For the 2016-2017 session (Senate, General Assembly), the 9th Legislative District of the New Jersey Legislature is represented in the State Senate by Christopher J. Connors (R, Lacey Township) and in the General Assembly by DiAnne Gove (R, Long Beach Township) and Brian E. Rumpf (R, Little Egg Harbor Township). The Governor of New Jersey is Chris Christie (R, Mendham Township). The Lieutenant Governor of New Jersey is Kim Guadagno (R, Monmouth Beach).
Ocean County is governed by a Board of Chosen Freeholders consisting of five members, elected on an at-large basis in partisan elections and serving staggered three-year terms of office, with either one or two seats coming up for election each year as part of the November general election. At an annual reorganization held in the beginning of January, the board chooses a Director and a Deputy Director from among its members. As of 2015 , Ocean County's Freeholders (with party affiliation, term-end year, residence and department directorship listed in parentheses) are Freeholder Director John C. Bartlett, Jr. (R, term ends December 31, 2015, Pine Beach; Finance, Parks and Recreation), Freeholder Deputy Director Gerry P. Little (R, 2015, Surf City; Human Services),John P. Kelly (R, 2016, Eagleswood Township; Law and Public Safety),James F. Lacey (R, 2016, Brick Township; Transportation) and Joseph H. Vicari (R, 2017, Toms River; Senior Services and County Operations). Constitutional officers elected on a countywide basis are County Clerk Scott M. Colabella (R, 2015, Barnegat Light), Sheriff Michael Mastronardy (R, 2016; Toms River) and Surrogate Jeffrey Moran (R, 2018, Beachwood).
As of March 23, 2011, there were a total of 30,403 registered voters in Berkeley Township, of which 8,348 (27.5%) were registered as Democrats, 7,946 (26.1%) were registered as Republicans and 14,095 (46.4%) were registered as Unaffiliated. There were 14 voters registered to other parties. Among the township's 2010 Census population, 73.7% (vs. 63.2% in Ocean County) were registered to vote, including 83.6% of those ages 18 and over (vs. 82.6% countywide).
In the 2012 presidential election, Republican Mitt Romney received 56.5% of the vote (11,858 cast), ahead of Democrat Barack Obama with 42.5% (8,931 votes), and other candidates with 1.0% (202 votes), among the 21,208 ballots cast by the township's 31,431 registered voters (217 ballots were spoiled), for a turnout of 67.5%. In the 2008 presidential election, Republican John McCain received 57.3% of the vote (13,617 cast), ahead of Democrat Barack Obama with 40.3% (9,564 votes) and other candidates with 1.2% (295 votes), among the 23,761 ballots cast by the township's 32,340 registered voters, for a turnout of 73.5%. In the 2004 presidential election, Republican George W. Bush received 54.5% of the vote (12,862 ballots cast), outpolling Democrat John Kerry with 44.3% (10,442 votes) and other candidates with 0.6% (201 votes), among the 23,593 ballots cast by the township's 31,675 registered voters, for a turnout percentage of 74.5.
In the 2013 gubernatorial election, Republican Chris Christie received 77.5% of the vote (11,301 cast), ahead of Democrat Barbara Buono with 21.3% (3,102 votes), and other candidates with 1.2% (181 votes), among the 14,992 ballots cast by the township's 31,059 registered voters (408 ballots were spoiled), for a turnout of 48.3%. In the 2009 gubernatorial election, Republican Chris Christie received 62.3% of the vote (11,112 ballots cast), ahead of Democrat Jon Corzine with 30.6% (5,464 votes), Independent Chris Daggett with 4.5% (811 votes) and other candidates with 1.0% (175 votes), among the 17,838 ballots cast by the township's 31,397 registered voters, yielding a 56.8% turnout.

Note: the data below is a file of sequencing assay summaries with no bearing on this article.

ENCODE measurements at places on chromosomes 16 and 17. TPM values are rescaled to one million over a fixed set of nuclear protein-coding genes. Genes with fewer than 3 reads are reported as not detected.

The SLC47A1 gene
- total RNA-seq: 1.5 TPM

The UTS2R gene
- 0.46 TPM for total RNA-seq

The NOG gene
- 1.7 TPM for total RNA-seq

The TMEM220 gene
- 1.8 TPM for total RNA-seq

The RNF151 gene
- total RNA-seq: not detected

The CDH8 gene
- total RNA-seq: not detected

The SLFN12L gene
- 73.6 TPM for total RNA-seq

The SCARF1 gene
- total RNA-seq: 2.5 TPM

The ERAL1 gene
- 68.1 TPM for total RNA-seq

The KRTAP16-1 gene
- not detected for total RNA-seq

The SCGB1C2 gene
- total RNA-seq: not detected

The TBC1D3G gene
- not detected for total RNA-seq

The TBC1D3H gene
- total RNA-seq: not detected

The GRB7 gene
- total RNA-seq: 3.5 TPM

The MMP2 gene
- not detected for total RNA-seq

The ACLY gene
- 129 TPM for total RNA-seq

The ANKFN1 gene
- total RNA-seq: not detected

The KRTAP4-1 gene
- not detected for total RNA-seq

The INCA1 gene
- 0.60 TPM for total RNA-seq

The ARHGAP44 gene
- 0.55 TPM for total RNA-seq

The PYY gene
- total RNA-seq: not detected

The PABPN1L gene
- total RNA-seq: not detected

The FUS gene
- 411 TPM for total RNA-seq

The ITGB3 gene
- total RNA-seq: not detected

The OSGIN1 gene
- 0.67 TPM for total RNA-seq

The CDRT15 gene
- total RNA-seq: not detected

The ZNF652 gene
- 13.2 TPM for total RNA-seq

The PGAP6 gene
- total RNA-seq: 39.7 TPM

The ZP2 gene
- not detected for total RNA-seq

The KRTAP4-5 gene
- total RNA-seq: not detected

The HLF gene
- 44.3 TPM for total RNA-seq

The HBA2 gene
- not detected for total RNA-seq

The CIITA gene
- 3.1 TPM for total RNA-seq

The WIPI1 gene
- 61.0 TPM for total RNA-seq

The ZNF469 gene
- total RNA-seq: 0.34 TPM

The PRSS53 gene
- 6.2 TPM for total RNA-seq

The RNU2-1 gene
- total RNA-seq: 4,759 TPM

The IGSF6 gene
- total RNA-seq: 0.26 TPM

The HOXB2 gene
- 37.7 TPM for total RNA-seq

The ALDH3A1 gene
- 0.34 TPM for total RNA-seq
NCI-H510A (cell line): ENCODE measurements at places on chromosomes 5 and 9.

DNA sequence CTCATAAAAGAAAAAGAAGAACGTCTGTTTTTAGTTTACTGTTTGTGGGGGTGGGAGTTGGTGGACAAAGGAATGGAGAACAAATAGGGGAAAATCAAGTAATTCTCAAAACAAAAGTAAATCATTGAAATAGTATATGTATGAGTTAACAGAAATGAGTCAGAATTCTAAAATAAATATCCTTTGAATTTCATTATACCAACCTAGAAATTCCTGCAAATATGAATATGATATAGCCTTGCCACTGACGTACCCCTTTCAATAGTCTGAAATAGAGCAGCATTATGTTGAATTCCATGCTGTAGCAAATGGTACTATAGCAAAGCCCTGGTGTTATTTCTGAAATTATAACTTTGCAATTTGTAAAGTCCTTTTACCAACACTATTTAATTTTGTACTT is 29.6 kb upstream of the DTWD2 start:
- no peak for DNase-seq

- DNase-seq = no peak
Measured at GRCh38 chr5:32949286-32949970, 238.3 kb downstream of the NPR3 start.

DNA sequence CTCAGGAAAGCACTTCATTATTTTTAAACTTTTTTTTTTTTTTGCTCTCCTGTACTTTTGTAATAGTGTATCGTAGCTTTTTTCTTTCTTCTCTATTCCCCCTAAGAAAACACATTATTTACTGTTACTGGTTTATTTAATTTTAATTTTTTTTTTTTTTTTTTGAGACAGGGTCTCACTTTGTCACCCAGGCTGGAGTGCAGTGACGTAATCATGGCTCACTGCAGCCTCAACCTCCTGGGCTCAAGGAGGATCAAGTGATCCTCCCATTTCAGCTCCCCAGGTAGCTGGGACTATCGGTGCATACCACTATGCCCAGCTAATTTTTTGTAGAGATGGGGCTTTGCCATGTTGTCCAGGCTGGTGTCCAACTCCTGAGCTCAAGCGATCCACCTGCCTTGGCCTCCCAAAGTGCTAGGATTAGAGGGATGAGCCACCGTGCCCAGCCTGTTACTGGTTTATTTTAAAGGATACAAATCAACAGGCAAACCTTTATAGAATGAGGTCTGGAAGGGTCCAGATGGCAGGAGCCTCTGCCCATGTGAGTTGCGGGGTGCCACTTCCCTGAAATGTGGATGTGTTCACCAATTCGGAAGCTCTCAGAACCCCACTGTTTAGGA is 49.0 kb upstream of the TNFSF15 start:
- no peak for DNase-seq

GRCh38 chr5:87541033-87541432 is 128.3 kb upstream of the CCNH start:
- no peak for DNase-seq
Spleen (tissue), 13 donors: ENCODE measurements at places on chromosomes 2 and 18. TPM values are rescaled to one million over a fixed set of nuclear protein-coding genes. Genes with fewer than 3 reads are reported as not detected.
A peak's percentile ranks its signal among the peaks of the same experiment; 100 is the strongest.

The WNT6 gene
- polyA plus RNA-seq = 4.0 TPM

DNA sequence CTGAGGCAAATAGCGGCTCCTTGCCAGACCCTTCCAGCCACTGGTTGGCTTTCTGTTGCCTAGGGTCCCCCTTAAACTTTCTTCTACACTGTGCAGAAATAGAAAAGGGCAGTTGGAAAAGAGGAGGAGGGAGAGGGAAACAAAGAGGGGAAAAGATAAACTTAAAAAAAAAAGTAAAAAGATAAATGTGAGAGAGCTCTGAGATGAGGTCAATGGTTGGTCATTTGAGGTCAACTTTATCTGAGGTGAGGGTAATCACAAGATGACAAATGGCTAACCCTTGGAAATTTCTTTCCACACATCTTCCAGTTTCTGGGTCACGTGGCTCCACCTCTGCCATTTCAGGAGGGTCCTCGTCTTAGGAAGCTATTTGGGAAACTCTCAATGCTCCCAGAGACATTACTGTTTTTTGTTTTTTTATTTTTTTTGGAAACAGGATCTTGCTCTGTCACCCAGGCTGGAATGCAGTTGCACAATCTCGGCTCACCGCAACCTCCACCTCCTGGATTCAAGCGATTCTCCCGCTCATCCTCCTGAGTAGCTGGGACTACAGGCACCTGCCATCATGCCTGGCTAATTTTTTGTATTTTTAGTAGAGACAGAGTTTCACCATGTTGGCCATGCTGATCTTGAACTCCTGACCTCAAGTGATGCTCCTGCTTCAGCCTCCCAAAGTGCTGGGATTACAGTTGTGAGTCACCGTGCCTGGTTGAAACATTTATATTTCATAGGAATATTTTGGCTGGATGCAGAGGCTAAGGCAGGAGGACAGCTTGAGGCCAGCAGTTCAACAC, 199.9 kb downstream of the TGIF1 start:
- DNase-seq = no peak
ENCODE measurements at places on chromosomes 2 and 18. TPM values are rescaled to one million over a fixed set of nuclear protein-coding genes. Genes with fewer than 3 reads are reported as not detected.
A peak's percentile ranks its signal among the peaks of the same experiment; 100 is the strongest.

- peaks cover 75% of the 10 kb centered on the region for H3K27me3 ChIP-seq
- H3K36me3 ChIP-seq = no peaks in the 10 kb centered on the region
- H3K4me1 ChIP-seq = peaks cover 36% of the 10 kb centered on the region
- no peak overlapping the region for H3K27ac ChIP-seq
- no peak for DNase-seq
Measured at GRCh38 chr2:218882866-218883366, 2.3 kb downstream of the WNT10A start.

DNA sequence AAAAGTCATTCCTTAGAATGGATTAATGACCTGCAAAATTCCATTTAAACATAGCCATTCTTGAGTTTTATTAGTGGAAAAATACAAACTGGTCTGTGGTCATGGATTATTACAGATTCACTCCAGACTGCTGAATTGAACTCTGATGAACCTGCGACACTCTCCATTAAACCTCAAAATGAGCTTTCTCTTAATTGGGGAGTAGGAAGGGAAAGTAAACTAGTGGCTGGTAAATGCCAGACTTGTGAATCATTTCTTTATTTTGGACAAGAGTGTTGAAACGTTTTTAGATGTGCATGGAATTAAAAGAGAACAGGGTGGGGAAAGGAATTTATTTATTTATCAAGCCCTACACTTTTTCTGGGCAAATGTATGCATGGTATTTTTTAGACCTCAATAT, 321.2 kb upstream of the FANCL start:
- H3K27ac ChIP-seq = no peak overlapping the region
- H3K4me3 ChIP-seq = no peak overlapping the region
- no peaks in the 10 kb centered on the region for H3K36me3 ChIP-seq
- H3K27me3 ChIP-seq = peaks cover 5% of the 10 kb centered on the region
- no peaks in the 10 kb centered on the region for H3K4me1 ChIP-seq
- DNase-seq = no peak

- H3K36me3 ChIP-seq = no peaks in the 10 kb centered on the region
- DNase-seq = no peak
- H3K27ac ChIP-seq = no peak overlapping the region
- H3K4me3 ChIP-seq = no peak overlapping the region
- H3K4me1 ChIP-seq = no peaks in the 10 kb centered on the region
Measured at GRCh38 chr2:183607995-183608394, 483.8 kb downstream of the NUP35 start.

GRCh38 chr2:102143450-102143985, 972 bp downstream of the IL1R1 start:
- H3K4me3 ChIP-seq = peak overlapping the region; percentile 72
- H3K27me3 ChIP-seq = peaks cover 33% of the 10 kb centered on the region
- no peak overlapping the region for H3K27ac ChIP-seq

The Berkeley Township School District serves public school students in kindergarten through sixth grade. As of the 2013-14 school year, the district's four schools had an enrollment of 2,107 students and 171.0 classroom teachers (on an FTE basis), for a student-teacher ratio of 12.3:1. Schools in the district (with 2011-12 enrollment data from the National Center for Education Statistics) are Bayville Elementary School (grades PreK-4; 417 students), H. & M. Potter Elementary School (K-4; 501), Clara B. Worth Elementary School (PreK-4; 619) and Berkeley Township Elementary School (5&6; 570).
Students in public school for seventh through twelfth grades attend the schools of the Central Regional School District, which serves students from the municipalities of Berkeley Township, Island Heights, Ocean Gate, Seaside Heights and Seaside Park. Schools in the district (with 2014-15 enrollment data from the National Center for Education Statistics) are Central Regional Middle School for grades 7 and 8 (669 students) and Central Regional High School for grades 9 - 12 (1,333 students).
The Asbury Park Press provides daily news coverage of the township, as does WOBM-FM radio. The township provides material and commentary to The Berkeley Times, which also covers news from Beachwood, Ocean Gate, Pine Beach and South Toms River as one of seven weekly papers from Micromedia Publications.
The Garden State Parkway is the primary access route, with two exits, exit 77 and exit 80 serving the township. U.S. Route 9 runs through the eastern-middle part of the municipality while Route 35 passes through briefly and ends at the park road for Island Beach State Park.
Ocean Ride service is provided on routes OC1, OC2, OC7 and OC8.
People who were born in, residents of, or otherwise closely associated with Berkeley Township include: